In January 2007, I proposed an even bolder shifting of the burden, by making IRB review voluntary, at least for social science projects. And Burris might well agree; he isn't sure that any regulation is necessary for "social, behavioral, and epidemiological research, where there is virtually no risk of death or serious injury." (77)

I am intrigued by Burris's analysis of the tensions inherent in the IRB enterprise, but I am left with three questions.

First, how different is the IRB regime from what Burris describes as "traditional top-down regulation and hard law"? (66) Presumably regulators with other missions, like food safety and pollution control, would like to promote virtue as well as overseeing behavior. For example, the Code of Federal Regulations includes many requirements that manufacturers use "good engineering judgment." Is it any easier to reach consensus on engineering judgment than on matters of research ethics? It may be; the Common Rule's demands that "risks to subjects are minimized" and that "risks to subjects are reasonable in relation to anticipated benefits" are quite possibily vaguer and more ambitious than anything that engineers face. But if this is the case, it would be nice for Burris to show that the internal tensions of the Common Rule are worse than those afflicting other regulatory regimes.

Second, does Burris think that IRBs ever functioned well? The federal government has required IRB review of some research since 1966, yet almost all of Burrris's citations concerning the problems of IRB review were written after 1998. Robert Levine and Jonathan Moreno argue that before the crackdown of 1998 there were some "good old days" of "moderate protectionism." [Robert J. Levine, "Empirical Research to Evaluate Ethics Committees' Burdensome and Perhaps Unproductive Policies and Practices: A Proposal," Journal of Empirical Research on Human Research Ethics 1 (September 2006), 3; Jonathan D. Moreno, "Goodbye to All That: The End of Moderate Protectionism in Human Subjects Research," Hastings Center Report 31 (May-June 2001): 9-17.] Does Burris agree? If so, it's a little harder to blame today's problems on flaws inherent in a decades-old system. Harder, but perhaps not difficult. Burris writes of a "a one-way ratchet increases the number of reviews, the paperwork, and required training with each major scandal." (73) So he may believe that the ratchet was always waiting, and that the good old days were inevitably numbered.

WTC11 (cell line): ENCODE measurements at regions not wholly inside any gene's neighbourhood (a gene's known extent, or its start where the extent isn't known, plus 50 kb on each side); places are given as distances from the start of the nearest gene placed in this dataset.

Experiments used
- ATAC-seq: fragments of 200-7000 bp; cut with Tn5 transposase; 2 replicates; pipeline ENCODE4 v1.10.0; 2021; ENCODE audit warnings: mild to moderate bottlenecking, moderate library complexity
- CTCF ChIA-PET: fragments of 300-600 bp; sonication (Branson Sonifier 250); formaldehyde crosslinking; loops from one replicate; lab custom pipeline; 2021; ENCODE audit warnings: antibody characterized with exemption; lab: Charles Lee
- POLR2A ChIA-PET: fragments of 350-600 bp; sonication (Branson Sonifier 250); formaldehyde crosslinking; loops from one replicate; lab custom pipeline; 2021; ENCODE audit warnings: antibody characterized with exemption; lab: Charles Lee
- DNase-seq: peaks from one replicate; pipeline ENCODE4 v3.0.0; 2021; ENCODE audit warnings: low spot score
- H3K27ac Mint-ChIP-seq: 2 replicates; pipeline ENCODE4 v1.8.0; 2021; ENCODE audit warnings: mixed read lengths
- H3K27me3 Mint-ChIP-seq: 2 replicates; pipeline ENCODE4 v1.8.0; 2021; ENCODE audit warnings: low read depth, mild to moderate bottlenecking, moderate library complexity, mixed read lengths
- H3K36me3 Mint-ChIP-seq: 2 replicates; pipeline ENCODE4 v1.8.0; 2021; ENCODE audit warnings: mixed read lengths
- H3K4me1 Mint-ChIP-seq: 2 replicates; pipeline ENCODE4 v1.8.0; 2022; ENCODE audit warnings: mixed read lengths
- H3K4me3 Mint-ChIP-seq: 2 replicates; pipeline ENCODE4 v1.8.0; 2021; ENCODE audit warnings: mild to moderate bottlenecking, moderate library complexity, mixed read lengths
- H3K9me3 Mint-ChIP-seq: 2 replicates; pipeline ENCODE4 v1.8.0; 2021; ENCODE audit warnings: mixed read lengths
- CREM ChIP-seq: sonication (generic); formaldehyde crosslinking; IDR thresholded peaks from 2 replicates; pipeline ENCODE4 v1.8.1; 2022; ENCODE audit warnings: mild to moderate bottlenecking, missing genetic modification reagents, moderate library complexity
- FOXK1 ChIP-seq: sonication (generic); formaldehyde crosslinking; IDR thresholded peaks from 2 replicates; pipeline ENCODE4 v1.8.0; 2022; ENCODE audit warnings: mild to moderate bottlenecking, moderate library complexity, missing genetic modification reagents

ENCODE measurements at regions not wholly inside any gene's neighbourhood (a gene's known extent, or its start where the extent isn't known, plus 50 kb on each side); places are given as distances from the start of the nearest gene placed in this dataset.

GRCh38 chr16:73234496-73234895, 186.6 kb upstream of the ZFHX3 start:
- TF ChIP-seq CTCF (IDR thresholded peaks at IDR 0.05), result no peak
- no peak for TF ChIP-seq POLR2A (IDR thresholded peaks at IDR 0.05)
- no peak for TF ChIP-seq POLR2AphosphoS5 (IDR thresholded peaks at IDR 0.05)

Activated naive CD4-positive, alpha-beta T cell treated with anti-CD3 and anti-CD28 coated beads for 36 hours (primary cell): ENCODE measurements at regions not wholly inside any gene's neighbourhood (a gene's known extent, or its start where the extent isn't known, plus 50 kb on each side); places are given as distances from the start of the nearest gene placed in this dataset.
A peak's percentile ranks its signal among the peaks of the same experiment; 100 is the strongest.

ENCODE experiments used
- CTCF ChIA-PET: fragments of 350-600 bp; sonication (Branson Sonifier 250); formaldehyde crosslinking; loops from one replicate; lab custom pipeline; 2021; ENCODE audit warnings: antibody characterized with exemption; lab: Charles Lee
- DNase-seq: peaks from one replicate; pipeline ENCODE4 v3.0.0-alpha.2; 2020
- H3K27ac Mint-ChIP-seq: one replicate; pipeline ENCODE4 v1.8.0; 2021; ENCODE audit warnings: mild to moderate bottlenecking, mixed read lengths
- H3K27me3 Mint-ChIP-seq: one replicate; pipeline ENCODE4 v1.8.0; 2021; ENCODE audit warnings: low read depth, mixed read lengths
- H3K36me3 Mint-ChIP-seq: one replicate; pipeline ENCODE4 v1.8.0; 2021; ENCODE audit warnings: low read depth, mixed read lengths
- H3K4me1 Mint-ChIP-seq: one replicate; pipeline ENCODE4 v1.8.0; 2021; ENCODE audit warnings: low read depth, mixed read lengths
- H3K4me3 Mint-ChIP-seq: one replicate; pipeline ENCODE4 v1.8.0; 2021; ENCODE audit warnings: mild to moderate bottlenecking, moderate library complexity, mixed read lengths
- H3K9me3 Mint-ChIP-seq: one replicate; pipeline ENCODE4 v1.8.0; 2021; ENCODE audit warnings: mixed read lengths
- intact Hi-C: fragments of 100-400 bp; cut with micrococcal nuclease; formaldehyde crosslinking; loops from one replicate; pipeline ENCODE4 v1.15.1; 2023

Third, what is to be done with Burris's insights? Burris concedes that he doesn't know how to put his proposals into effect. "Ideas are a good start," he writes, "but the political and social forces that produced the current system continue to exert their powerful influence. People seem to like regulatory systems that purport to prevent all bad outcomes. They like to have institutions to blame when unavoidable harms transpire, and they want to be told that changes have been made to make us all safe again." (80) And "stopping this one-way ratchet . . . would require what has so far been absent: support of the political leadership in the face of public intolerance of even a small rate of error." (73) Without quite saying it, Burris is calling for legislative overhaul.

Burris's article makes an interesting contrast to Felice J. Levine and Paula R. Skedsvold, "Where the Rubber Meets the Road: Aligning IRBs and Research Practice," PS: Political Science & Politics 41 (July 2008): 501-505. In their reply to my comments on that article, Levine and Skedsvold wrote that "short of significant regulatory reform (which is not likely) or other creative solutions, social scientists will find themselves at this same place years from now. Even Congressional action (e.g., at least one bill is being redrafted now) is not likely to help matters."

While not as pessimistic as Levine and Skedsvold, I do agree that regulatory or legislative change would be difficult. Whateve the merits of Burris's plan to strip IRBs of their coercive power, his proposals are anything but modest.